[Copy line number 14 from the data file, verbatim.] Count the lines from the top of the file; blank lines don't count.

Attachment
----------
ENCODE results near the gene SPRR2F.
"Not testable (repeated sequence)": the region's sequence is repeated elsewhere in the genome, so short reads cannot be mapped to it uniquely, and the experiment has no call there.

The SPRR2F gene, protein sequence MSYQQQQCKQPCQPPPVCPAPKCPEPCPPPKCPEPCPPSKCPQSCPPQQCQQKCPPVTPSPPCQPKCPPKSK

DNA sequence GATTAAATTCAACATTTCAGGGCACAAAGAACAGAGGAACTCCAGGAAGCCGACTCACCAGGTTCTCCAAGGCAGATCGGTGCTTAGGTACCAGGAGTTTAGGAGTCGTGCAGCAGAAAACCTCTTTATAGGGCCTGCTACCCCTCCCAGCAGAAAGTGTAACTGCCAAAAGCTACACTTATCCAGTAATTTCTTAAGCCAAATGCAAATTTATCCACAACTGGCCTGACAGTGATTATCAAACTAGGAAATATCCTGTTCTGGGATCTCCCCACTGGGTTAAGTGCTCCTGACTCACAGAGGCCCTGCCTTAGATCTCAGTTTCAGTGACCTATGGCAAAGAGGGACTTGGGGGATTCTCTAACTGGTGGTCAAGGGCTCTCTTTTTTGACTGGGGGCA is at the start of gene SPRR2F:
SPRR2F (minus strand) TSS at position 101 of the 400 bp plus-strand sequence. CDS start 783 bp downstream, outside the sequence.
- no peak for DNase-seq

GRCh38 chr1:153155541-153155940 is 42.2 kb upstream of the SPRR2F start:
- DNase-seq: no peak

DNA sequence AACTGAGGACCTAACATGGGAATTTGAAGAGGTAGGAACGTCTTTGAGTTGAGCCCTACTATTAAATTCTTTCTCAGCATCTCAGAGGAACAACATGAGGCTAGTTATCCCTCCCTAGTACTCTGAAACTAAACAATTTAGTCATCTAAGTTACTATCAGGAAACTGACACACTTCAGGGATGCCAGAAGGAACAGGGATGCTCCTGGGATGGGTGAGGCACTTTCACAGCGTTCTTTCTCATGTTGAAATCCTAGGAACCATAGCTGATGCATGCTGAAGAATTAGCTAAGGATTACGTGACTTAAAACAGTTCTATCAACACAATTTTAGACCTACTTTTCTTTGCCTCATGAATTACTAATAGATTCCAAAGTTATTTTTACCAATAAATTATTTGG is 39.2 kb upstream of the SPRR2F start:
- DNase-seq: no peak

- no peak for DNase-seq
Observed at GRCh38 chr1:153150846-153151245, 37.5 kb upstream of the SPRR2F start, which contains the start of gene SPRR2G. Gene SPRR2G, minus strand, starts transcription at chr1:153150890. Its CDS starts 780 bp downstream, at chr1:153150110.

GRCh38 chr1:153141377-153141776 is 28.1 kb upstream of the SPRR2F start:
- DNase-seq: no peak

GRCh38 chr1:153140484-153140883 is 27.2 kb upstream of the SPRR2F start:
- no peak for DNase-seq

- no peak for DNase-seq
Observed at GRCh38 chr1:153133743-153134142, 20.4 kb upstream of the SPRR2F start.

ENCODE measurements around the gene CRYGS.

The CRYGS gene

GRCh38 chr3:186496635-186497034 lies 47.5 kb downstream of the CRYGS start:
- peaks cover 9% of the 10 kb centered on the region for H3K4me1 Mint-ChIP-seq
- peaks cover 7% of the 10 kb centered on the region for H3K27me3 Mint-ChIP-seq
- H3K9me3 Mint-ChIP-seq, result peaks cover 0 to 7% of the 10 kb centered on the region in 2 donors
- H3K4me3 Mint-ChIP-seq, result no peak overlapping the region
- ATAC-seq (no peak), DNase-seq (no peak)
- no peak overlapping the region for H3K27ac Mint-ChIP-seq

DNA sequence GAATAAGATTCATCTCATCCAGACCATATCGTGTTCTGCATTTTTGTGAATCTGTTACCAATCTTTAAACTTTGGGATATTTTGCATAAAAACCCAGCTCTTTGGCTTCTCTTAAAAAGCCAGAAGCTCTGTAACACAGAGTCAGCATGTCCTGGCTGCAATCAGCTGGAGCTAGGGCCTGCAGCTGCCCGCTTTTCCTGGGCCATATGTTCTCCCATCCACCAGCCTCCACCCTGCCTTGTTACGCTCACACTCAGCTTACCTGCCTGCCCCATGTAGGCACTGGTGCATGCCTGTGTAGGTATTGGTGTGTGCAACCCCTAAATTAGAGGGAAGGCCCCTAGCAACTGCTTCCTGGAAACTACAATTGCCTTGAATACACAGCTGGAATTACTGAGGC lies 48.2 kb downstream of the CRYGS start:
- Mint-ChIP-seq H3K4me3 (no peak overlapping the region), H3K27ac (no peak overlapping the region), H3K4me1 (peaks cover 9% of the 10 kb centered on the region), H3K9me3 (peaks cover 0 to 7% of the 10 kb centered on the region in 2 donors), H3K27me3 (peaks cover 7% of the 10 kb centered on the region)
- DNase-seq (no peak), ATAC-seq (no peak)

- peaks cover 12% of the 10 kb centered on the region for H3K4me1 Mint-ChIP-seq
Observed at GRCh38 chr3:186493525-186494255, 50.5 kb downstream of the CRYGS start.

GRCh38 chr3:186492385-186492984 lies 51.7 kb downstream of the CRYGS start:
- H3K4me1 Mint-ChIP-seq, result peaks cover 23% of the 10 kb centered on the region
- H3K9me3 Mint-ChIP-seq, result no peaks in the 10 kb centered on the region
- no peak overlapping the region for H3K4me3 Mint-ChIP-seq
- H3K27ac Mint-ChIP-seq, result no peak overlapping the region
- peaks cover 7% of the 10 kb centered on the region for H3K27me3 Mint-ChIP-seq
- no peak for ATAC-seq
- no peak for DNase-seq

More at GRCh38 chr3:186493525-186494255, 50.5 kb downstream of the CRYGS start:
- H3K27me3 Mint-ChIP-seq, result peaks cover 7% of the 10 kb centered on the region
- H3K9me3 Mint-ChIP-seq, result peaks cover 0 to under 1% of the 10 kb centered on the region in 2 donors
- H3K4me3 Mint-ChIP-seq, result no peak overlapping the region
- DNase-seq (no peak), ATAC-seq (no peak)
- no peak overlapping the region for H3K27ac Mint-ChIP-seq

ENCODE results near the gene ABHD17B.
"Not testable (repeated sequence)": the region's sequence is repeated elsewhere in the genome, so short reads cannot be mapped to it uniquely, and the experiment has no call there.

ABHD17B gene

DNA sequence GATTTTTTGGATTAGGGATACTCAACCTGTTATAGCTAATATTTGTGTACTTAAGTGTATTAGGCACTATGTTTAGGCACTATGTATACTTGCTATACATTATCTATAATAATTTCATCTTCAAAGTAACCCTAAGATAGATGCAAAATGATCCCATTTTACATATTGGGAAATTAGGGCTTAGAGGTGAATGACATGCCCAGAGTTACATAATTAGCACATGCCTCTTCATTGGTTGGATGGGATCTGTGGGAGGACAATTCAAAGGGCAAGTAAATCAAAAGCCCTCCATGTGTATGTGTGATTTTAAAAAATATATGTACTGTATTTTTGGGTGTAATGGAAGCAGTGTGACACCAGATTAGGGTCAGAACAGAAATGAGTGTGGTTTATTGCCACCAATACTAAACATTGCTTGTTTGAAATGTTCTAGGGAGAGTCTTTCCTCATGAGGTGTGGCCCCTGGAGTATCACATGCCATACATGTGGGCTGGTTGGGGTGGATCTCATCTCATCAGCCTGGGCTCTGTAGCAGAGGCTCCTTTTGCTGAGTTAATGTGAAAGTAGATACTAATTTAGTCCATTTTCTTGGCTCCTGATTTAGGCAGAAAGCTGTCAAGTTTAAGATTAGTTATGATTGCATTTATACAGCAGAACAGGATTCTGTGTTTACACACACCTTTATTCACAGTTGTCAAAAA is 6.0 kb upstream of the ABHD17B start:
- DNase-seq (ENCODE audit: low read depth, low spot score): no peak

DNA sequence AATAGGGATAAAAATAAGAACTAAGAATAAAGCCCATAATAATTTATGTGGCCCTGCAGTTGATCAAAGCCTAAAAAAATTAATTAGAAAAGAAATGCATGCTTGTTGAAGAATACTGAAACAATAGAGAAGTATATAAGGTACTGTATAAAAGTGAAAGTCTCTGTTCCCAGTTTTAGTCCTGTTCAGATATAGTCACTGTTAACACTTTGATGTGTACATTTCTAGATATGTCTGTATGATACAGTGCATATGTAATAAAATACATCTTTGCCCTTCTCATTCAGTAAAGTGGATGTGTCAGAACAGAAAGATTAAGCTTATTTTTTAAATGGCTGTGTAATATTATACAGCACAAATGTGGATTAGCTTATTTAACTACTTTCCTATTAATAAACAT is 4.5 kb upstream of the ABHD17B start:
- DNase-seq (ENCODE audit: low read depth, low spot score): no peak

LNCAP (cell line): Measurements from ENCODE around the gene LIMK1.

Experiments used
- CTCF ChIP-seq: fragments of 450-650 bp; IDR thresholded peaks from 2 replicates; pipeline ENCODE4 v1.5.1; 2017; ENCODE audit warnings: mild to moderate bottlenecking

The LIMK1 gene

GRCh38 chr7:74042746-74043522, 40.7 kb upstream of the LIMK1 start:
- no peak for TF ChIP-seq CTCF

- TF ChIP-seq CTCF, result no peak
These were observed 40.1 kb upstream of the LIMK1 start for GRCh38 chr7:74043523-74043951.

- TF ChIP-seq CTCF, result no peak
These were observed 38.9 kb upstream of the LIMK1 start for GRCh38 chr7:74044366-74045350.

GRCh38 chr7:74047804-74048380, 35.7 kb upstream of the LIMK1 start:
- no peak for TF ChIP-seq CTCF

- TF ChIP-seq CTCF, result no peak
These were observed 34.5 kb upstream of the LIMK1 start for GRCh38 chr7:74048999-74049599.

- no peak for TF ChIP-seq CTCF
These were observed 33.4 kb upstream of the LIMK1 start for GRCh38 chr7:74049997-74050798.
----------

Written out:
- DNase-seq: no peak